Explores how representations of the past are generated, maintained and reproduced through texts, images, sites, rituals and experiences.
"brilliant... an impressive tour de force" Network*Why does collective memory matter?
*How is social memory generated, maintained and reproduced?
*How do we explain changes in the content and role of collective memory?
Through a synthesis of old and new theories of social remembering, this book provides the first comprehensive overview of the sociology of memory. This rapidly expanding field explores how representations of the past are generated, maintained and reproduced through texts, images, sites, rituals and experiences. The main aim of the book is to show to what extent the investigation of memory challenges sociological understandings of the formation of social identities and conflicts. It illustrates the new status of memory in contemporary societies by examining the complex relationships between memory and commemoration, memory and identity, memory and trauma, and memory and justice.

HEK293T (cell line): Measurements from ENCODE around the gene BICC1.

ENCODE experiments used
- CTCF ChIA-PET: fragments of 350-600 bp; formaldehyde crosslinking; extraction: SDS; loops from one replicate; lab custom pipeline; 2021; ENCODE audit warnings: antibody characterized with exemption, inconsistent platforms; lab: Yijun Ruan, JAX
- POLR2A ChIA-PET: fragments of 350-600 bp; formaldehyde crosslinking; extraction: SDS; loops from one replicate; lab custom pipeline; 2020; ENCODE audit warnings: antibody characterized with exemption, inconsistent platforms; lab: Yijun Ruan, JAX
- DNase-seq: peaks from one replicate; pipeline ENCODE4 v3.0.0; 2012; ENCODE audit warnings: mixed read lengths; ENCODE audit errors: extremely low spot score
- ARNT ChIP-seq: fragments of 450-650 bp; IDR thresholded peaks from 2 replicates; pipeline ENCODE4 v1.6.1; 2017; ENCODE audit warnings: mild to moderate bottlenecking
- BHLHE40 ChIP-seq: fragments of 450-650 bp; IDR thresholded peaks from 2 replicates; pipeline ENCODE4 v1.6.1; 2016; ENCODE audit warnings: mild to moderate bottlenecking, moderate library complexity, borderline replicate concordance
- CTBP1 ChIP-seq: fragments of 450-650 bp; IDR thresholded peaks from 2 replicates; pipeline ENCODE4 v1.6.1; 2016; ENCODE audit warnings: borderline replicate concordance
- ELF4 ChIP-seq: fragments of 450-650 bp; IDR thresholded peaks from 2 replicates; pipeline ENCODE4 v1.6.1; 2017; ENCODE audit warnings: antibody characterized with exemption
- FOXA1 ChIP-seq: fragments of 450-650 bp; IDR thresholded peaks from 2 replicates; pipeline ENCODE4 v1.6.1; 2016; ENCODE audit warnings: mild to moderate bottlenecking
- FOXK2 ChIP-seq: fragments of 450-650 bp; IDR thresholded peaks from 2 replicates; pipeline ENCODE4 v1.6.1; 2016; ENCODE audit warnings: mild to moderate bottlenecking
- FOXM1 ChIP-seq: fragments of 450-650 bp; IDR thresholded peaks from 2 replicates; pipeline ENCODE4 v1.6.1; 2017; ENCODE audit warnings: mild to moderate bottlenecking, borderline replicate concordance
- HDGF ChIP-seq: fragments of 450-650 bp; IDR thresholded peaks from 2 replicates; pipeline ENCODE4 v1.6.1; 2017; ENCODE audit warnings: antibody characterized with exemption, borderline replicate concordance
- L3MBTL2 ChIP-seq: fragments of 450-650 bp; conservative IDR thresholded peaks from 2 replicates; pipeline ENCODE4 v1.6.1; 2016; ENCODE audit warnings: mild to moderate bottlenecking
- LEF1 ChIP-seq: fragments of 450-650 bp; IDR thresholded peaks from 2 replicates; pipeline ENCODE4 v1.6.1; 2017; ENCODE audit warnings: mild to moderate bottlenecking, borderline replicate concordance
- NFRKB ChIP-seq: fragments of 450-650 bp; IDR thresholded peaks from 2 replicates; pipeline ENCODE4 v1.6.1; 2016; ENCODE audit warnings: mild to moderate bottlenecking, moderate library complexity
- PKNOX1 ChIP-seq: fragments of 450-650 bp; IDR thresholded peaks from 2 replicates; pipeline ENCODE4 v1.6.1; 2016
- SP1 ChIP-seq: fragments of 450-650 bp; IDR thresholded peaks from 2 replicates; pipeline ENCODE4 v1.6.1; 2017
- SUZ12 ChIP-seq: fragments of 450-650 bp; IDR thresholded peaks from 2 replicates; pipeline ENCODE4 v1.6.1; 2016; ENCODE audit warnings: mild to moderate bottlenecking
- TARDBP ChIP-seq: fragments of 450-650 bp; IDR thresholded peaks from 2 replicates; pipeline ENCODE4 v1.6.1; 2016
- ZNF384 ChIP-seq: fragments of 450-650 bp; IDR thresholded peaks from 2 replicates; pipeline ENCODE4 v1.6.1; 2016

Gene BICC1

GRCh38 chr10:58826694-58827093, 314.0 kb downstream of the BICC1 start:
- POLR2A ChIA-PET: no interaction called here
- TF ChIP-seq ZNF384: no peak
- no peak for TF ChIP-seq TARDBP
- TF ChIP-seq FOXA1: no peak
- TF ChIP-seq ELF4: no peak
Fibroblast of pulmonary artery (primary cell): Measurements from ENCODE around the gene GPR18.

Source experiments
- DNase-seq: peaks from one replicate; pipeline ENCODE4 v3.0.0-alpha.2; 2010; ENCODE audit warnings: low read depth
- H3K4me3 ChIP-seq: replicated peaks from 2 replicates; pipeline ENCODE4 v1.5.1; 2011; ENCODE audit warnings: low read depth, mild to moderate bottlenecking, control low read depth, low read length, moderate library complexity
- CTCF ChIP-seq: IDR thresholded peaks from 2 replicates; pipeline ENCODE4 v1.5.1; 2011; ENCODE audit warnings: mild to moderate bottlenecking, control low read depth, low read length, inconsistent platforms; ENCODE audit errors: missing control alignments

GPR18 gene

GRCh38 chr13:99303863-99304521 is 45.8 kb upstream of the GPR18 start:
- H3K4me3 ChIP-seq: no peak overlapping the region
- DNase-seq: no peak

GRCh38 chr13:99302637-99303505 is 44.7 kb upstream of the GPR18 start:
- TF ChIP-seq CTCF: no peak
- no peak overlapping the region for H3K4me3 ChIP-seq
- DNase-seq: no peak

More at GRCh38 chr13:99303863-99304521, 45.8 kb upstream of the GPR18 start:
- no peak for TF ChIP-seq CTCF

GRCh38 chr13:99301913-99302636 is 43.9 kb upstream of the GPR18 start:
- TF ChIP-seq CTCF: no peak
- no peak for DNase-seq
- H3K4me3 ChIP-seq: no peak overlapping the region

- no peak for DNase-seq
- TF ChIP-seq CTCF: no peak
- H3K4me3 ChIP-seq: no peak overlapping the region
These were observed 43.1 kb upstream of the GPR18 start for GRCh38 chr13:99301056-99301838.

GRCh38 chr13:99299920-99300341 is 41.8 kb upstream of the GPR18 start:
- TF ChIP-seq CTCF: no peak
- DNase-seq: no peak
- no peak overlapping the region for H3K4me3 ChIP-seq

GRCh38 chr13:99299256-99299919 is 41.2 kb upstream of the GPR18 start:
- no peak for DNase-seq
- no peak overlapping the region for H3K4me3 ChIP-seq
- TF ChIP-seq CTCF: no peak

The book consists of six chapters, with the first three devoted to conceptualising the process of remembering by analyzing memory's function, status and history, as well as by locating the study of memory in a broader field of social science. The second part of the book directly explores and discusses theories and studies of social remembering. After a short conclusion, which argues that study of collective memory is an important part of any examination of contemporary society, the glossary offers a concise and up to date overview of the development of relevant theoretical concepts. The result is an essential text for undergraduate courses in social theory, the sociology of memory and a wider audience in cultural studies, history and politics.
Series editor's foreword
Metamorphosis of memory
The remembering process